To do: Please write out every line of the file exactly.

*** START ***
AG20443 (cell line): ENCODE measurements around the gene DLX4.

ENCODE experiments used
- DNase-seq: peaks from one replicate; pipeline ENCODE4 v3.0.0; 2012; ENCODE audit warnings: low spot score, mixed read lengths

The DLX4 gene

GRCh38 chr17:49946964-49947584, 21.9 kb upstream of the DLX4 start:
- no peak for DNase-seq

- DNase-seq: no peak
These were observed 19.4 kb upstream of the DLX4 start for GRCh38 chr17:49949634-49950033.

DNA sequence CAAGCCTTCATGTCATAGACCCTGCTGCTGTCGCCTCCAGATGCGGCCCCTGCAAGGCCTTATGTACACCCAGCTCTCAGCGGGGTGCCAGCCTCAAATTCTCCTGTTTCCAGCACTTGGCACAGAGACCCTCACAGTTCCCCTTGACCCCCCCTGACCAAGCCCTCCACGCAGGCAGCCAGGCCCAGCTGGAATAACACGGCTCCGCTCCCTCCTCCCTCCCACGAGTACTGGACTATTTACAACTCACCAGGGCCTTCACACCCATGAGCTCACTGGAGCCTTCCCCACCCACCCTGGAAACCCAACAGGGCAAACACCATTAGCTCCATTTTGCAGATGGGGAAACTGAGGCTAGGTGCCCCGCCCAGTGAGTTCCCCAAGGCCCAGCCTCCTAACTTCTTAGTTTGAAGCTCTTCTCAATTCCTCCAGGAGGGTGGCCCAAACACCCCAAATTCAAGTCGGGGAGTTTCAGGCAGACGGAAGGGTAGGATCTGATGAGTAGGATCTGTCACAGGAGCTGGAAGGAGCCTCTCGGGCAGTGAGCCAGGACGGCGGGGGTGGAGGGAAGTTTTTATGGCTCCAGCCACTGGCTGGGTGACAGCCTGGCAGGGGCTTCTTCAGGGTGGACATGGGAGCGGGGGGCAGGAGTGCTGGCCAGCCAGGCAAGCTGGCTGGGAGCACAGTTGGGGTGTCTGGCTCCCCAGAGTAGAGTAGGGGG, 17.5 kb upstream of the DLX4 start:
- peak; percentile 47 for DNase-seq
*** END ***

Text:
AG20443 (cell line): ENCODE measurements around the gene DLX4.

ENCODE experiments used
- DNase-seq: peaks from one replicate; pipeline ENCODE4 v3.0.0; 2012; ENCODE audit warnings: low spot score, mixed read lengths

The DLX4 gene

GRCh38 chr17:49946964-49947584, 21.9 kb upstream of the DLX4 start:
- no peak for DNase-seq

- DNase-seq: no peak
These were observed 19.4 kb upstream of the DLX4 start for GRCh38 chr17:49949634-49950033.

DNA sequence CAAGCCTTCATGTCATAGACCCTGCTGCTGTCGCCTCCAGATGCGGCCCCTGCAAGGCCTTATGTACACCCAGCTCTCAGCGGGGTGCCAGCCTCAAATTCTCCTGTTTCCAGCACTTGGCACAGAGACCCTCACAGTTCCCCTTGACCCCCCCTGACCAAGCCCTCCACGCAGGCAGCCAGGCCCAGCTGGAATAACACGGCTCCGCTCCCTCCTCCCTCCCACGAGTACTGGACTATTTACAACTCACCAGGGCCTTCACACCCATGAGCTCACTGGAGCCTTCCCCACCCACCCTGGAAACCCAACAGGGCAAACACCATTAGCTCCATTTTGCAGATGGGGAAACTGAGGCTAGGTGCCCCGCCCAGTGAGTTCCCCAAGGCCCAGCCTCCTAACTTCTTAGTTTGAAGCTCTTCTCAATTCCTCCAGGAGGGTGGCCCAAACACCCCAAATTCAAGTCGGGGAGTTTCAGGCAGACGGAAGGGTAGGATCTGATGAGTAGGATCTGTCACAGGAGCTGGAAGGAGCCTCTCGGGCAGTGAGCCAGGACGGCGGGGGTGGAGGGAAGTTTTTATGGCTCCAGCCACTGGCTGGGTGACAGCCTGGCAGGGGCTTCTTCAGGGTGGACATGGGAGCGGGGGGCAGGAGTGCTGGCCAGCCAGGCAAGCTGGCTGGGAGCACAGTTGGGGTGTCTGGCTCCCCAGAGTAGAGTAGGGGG, 17.5 kb upstream of the DLX4 start:
- peak; percentile 47 for DNase-seq